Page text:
The Oceans Song

A Vision

Some time ago, some forty-two years to be exact, as I stood by the shore of the Long Island Sound, out by a town called Kings Park, I looked down at my feet which were at the very edge of the high water mark. In that narrow band, poised between the ocean and the land, there is an entire ecology. It is composed of plants, seaweed, seashells, tiny snails, crabs from a quarter inch down to the virtually microscopic, worms, scraps of dead fish, little broken branches, strange forms of seaweed bubble floaters, bird feathers and goddess knows what else. All of this life was teeming, crawling, breathing giving off oxygen, carbon dioxide, eating being eaten. Above all, connected. As I stood there I felt its totality, its completeness, I felt it running along the coast of the little bay, and around the bend and onward and onward, and onward like the skin of the sea, until all the seas of the world were connected as one by this skin and all at once I felt the totality of the ocean itself and its contents, its tides, its depths, its cold darkness and the hot blood of the life of whales within it and the ageless cold eyes of the giant cephalopods, the magic of the total unity of it, the ocean, in all its manifestations, its total interconnectedness, its oneness. And as the water washed over my feet I became part of the sea and of the land beneath my feet and all things were one thing once again and as a human being I felt a singular and unified oneness with the natural world of which I am a part and from which I could not tell where I begin and where I end, if at all.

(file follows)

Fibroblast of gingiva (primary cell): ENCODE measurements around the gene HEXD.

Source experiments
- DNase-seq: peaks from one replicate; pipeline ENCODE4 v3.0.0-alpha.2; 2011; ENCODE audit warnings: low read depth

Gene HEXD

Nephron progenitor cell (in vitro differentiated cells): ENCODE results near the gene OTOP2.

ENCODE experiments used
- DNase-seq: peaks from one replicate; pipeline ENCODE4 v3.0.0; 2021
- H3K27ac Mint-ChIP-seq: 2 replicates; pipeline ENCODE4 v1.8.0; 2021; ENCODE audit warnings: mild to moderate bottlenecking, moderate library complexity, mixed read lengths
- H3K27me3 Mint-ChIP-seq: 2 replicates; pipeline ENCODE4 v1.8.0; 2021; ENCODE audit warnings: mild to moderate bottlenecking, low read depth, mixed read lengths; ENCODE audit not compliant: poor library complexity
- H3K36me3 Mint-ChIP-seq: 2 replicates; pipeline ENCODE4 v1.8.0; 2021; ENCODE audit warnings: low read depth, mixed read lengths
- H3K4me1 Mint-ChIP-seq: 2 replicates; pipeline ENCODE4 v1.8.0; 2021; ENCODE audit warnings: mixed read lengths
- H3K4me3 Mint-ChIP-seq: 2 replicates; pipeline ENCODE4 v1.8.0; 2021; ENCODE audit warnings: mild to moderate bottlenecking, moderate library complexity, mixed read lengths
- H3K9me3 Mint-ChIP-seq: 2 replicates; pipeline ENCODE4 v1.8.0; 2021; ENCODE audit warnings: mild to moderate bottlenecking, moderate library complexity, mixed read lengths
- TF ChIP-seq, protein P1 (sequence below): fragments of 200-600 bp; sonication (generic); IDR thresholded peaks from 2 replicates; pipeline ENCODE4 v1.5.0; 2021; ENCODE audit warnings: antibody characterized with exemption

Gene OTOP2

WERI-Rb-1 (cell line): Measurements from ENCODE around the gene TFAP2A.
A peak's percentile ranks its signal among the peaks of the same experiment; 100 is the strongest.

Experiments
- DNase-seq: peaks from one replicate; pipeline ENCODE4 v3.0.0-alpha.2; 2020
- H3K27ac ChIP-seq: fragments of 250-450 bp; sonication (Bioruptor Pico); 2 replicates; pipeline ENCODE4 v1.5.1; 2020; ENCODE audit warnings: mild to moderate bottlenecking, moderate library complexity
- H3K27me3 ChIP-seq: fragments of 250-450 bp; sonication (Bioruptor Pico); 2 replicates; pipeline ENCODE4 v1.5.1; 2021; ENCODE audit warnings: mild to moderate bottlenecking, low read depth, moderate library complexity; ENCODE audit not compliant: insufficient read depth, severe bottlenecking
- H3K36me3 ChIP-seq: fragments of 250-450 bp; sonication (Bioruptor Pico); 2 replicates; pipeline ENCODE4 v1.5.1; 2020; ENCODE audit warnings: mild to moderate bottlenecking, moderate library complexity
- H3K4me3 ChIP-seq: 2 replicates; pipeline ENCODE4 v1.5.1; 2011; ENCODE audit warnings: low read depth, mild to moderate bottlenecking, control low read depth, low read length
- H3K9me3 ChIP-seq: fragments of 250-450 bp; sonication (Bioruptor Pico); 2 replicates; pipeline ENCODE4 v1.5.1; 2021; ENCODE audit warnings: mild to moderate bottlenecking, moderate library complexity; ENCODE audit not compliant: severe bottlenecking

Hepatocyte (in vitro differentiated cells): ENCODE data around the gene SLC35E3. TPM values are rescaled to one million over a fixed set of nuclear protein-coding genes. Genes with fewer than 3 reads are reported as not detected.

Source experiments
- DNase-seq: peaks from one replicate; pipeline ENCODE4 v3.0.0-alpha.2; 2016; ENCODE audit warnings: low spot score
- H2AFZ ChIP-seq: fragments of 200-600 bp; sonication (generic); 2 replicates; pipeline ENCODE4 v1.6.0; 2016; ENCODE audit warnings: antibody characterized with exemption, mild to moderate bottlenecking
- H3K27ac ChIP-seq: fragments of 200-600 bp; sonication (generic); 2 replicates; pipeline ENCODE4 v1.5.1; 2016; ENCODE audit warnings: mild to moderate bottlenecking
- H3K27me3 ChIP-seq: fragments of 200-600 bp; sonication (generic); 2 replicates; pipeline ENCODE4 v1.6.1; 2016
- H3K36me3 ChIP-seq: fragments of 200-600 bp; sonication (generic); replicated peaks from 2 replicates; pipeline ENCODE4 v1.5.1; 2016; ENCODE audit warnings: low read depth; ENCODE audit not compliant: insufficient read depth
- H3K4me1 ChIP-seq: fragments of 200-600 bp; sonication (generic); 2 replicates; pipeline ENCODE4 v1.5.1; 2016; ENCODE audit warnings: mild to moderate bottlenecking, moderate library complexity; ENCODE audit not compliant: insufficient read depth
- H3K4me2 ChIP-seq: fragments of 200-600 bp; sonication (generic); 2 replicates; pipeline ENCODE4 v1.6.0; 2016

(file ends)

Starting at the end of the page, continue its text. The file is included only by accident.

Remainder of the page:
Years later, I was inspired by a story of how we are changing the very nature of the sea. That we are changing its acid/alkaline balance and by doing so affecting the very nature of the life contained within and sheltered by and nourished by the great ocean.

This change threatens the shell fish, the plankton, the entire world of vertebrates, the whales, the sharks, all the fish large and small.

If this change goes on for a hundred years at its present rate of increase all that will be left will be squid and jellyfish, and in another hundred years, or less, there will only be slime.

A billion years of evolution, infinite variety, exquisite beauty, delicious fish, joyous porpoises, soaring seabirds, fresh breezes and more and more and more, all gone.

Because of all this, I painted the ocean's song.

     Cari Salute

          And love to all

               Isaac Abrams